• End-of-Life Systems - End-of-life systems such as networked medical equipment and workstations are frequently used by healthcare companies due to the high costs and complexities of transitioning to modern solutions. These systems often have outdated, weak or non-existent security measures and are more susceptible to exploit.
  • Compromised Third and Fourth Parties - healthcare organisations often collaborate with various third-party vendors and partners, such as medical device manufacturers, insurance providers, and research institutions. These interactions create vulnerabilities and points of leverage for many threat actors, with these partners storing, processing or transmitting sensitive patient data or disrupting critical healthcare services.  
  • Hybrid Cloud Threats - with more healthcare companies using cloud services for IT solutions, the misunderstanding of roles and the shared responsibilities required through the adoption and consumption of third-party services are frequently misunderstood, and whilst network and operating system security becomes less visible through the increased consumption of externally hosted services the need to provide security controls remain critical.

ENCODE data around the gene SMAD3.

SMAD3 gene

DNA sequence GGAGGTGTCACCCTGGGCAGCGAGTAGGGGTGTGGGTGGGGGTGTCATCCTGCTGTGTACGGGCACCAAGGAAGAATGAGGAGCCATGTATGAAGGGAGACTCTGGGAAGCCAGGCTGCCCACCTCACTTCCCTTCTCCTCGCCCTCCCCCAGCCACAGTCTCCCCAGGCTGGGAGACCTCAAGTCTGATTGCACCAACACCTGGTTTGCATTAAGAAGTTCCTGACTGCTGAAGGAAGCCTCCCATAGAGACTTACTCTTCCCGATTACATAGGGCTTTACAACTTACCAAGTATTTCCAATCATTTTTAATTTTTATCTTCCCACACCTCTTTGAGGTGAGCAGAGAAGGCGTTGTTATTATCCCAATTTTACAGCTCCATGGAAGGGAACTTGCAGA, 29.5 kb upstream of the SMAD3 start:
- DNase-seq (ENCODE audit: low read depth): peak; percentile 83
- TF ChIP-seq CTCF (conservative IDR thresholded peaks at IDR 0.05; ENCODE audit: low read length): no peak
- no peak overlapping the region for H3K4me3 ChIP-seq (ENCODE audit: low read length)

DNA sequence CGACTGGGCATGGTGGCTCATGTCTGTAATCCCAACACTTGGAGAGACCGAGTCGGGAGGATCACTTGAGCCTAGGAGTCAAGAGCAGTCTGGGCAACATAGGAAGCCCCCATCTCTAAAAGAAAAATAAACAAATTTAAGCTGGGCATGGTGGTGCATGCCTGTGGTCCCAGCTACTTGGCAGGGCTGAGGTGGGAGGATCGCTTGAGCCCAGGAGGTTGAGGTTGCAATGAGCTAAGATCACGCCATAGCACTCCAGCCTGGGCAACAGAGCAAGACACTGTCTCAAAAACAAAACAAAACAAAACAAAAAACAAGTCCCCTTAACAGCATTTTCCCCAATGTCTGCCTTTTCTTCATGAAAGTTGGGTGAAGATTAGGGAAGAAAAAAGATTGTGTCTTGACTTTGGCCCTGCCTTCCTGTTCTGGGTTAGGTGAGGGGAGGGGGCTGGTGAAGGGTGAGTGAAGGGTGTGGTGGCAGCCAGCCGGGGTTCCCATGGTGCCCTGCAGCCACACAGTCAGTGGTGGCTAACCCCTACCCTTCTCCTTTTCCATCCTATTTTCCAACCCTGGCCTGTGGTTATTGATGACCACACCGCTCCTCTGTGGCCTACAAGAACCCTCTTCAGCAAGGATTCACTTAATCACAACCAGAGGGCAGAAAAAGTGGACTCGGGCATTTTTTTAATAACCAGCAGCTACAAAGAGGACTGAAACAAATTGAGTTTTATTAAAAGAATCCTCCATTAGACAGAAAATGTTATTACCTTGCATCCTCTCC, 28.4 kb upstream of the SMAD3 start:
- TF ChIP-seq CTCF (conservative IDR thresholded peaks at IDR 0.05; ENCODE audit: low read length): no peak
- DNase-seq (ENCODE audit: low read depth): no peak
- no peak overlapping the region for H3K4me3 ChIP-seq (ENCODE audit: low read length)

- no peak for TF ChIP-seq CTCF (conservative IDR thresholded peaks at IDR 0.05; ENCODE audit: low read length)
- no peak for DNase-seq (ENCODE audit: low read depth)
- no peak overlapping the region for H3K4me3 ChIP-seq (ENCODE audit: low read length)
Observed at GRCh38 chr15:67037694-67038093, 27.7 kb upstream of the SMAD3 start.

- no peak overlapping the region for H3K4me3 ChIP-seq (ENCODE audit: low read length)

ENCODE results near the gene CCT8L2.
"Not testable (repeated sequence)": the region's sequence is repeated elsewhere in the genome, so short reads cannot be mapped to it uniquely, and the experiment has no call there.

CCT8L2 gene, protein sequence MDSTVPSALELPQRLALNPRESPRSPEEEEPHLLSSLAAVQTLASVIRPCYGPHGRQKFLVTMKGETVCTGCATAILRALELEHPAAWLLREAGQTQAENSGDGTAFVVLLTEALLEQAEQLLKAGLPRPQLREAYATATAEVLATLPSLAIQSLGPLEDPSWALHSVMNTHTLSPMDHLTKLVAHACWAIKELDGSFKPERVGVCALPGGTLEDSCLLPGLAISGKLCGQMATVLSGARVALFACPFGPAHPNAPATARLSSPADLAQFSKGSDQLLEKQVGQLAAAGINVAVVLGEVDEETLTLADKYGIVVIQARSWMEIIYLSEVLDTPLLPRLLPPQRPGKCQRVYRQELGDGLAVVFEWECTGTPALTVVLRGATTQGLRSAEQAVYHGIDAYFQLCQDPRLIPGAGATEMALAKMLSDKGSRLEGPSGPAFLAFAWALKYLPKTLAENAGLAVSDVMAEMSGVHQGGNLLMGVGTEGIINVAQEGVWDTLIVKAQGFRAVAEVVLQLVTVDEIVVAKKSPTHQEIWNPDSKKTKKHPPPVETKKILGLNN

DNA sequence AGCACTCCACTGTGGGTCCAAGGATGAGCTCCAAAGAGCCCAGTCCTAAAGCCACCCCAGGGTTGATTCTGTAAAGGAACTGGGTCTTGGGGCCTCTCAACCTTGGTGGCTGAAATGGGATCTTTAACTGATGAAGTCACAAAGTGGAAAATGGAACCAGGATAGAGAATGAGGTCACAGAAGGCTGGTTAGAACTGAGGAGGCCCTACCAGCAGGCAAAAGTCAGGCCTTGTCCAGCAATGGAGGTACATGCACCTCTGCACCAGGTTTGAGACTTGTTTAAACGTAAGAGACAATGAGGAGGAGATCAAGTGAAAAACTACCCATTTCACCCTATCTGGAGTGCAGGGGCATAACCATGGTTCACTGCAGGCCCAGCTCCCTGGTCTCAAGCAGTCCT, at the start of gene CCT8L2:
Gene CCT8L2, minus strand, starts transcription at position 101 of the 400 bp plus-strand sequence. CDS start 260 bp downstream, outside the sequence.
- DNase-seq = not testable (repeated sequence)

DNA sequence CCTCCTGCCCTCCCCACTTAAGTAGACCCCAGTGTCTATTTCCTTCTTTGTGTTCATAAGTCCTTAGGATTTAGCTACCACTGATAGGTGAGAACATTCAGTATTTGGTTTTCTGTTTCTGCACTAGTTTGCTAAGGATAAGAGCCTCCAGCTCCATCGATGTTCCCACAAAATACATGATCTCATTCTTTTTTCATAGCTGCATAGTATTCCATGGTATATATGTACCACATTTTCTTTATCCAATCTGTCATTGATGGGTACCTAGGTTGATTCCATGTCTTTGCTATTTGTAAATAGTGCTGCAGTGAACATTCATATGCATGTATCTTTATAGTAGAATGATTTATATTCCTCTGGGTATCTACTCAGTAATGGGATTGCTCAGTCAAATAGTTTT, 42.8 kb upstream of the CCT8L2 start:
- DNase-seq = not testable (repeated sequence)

• Limited Budget - healthcare providers, as with all organisations and agencies, have limited budgets to manage cyber security risks due to competing financial priorities including patient care and equipment upgrades. Fragmented IT services and ownership of security control can be expensive to acquire and maintain. This fragmentation often leads to higher operational costs, decreased productivity, and a lack of effective and targeted provision of security controls.
  • Lack of awareness - the lack of awareness about IT and cyber security in healthcare organisations can be attributed to factors such as limited training and awareness activities for staff, a focus on patient care over IT services and security, and a surprising misconception healthcare data is not a primary target. This can result in inadequate investment and preparedness for cyber threats.